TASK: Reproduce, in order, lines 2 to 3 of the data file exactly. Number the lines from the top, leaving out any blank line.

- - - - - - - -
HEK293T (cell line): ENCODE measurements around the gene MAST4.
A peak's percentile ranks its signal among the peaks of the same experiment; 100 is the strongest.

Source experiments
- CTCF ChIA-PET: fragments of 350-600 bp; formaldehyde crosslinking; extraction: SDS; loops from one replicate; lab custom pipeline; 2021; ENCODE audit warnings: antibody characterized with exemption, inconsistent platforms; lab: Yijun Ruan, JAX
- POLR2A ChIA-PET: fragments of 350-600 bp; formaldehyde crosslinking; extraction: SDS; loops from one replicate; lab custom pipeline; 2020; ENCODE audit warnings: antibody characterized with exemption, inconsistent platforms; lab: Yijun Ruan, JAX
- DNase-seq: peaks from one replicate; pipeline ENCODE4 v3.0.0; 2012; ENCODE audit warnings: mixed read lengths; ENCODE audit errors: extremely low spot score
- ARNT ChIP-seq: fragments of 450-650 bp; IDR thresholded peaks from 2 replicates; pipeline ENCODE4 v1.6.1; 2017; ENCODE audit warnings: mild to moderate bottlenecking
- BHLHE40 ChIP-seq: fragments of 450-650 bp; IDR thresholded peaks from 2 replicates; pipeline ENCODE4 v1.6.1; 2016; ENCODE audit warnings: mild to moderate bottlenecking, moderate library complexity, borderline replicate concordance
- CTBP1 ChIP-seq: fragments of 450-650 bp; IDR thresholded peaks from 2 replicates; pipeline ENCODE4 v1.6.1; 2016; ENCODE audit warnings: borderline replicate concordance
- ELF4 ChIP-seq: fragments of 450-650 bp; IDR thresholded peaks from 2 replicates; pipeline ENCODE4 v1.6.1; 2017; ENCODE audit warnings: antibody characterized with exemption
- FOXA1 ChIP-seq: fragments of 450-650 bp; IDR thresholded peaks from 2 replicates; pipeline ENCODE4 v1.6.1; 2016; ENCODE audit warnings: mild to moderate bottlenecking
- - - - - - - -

A peak's percentile ranks its signal among the peaks of the same experiment; 100 is the strongest.

Source experiments